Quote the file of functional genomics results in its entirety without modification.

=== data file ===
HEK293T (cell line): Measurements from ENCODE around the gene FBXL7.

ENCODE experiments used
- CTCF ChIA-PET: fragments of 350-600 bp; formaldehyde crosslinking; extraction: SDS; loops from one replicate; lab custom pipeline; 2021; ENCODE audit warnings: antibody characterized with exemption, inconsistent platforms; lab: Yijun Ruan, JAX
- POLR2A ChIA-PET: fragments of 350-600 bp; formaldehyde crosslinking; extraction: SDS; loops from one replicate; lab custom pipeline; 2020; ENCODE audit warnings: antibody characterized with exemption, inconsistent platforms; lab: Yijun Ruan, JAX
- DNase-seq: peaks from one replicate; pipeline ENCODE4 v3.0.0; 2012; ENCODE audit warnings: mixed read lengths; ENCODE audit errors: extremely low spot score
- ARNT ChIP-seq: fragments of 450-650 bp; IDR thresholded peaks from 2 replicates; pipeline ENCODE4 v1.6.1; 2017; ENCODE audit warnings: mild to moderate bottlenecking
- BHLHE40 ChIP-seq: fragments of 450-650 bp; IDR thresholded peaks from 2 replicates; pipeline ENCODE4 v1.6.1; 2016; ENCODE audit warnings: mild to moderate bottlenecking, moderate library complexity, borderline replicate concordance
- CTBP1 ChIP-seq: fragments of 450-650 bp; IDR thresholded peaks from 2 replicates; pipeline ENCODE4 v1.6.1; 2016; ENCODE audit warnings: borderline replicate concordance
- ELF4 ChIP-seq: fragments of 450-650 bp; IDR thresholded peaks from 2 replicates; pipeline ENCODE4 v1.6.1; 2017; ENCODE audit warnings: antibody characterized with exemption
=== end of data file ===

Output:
HEK293T (cell line): Measurements from ENCODE around the gene FBXL7.

ENCODE experiments used
- CTCF ChIA-PET: fragments of 350-600 bp; formaldehyde crosslinking; extraction: SDS; loops from one replicate; lab custom pipeline; 2021; ENCODE audit warnings: antibody characterized with exemption, inconsistent platforms; lab: Yijun Ruan, JAX
- POLR2A ChIA-PET: fragments of 350-600 bp; formaldehyde crosslinking; extraction: SDS; loops from one replicate; lab custom pipeline; 2020; ENCODE audit warnings: antibody characterized with exemption, inconsistent platforms; lab: Yijun Ruan, JAX
- DNase-seq: peaks from one replicate; pipeline ENCODE4 v3.0.0; 2012; ENCODE audit warnings: mixed read lengths; ENCODE audit errors: extremely low spot score
- ARNT ChIP-seq: fragments of 450-650 bp; IDR thresholded peaks from 2 replicates; pipeline ENCODE4 v1.6.1; 2017; ENCODE audit warnings: mild to moderate bottlenecking
- BHLHE40 ChIP-seq: fragments of 450-650 bp; IDR thresholded peaks from 2 replicates; pipeline ENCODE4 v1.6.1; 2016; ENCODE audit warnings: mild to moderate bottlenecking, moderate library complexity, borderline replicate concordance
- CTBP1 ChIP-seq: fragments of 450-650 bp; IDR thresholded peaks from 2 replicates; pipeline ENCODE4 v1.6.1; 2016; ENCODE audit warnings: borderline replicate concordance
- ELF4 ChIP-seq: fragments of 450-650 bp; IDR thresholded peaks from 2 replicates; pipeline ENCODE4 v1.6.1; 2017; ENCODE audit warnings: antibody characterized with exemption